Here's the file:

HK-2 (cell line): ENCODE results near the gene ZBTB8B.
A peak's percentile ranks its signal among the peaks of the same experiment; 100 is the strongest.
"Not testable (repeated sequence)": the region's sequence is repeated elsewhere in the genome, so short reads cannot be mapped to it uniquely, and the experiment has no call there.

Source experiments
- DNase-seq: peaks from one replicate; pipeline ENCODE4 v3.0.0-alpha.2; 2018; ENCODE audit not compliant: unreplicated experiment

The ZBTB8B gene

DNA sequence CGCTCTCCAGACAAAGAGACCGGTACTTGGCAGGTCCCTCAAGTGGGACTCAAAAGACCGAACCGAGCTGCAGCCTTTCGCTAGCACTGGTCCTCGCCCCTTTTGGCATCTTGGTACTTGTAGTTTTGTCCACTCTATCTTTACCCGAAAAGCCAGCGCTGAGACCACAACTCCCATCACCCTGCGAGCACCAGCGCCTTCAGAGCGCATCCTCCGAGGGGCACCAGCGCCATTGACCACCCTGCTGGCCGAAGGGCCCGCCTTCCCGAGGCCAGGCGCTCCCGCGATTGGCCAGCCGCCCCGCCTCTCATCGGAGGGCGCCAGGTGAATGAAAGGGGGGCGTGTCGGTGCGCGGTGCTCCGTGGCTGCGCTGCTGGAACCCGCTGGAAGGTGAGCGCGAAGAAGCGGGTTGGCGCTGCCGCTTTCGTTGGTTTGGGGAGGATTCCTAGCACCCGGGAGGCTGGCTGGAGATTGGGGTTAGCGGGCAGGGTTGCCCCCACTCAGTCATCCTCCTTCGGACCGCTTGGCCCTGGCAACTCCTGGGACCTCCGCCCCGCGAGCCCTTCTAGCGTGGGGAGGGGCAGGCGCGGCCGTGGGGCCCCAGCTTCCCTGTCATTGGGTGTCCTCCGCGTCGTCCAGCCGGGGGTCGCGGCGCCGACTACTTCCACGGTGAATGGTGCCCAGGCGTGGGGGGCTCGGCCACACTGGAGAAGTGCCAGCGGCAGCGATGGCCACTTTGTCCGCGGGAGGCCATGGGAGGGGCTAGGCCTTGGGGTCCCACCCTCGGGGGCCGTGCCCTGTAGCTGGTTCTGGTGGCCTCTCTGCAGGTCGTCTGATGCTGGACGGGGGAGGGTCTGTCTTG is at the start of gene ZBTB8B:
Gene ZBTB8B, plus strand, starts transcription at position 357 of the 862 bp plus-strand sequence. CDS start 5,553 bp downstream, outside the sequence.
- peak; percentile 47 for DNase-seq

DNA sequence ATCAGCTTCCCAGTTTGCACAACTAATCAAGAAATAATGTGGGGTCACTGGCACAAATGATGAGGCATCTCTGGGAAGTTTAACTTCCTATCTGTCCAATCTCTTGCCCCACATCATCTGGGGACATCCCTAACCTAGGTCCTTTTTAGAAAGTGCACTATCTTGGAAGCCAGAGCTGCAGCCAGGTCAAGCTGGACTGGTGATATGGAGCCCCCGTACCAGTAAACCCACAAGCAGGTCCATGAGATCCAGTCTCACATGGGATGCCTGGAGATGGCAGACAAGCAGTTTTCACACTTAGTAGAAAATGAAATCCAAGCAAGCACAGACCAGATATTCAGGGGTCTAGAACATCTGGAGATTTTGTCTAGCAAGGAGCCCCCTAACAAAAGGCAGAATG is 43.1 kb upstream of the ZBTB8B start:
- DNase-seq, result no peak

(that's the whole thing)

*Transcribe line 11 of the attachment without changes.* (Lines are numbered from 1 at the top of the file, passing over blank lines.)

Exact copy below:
- DNase-seq, result no peak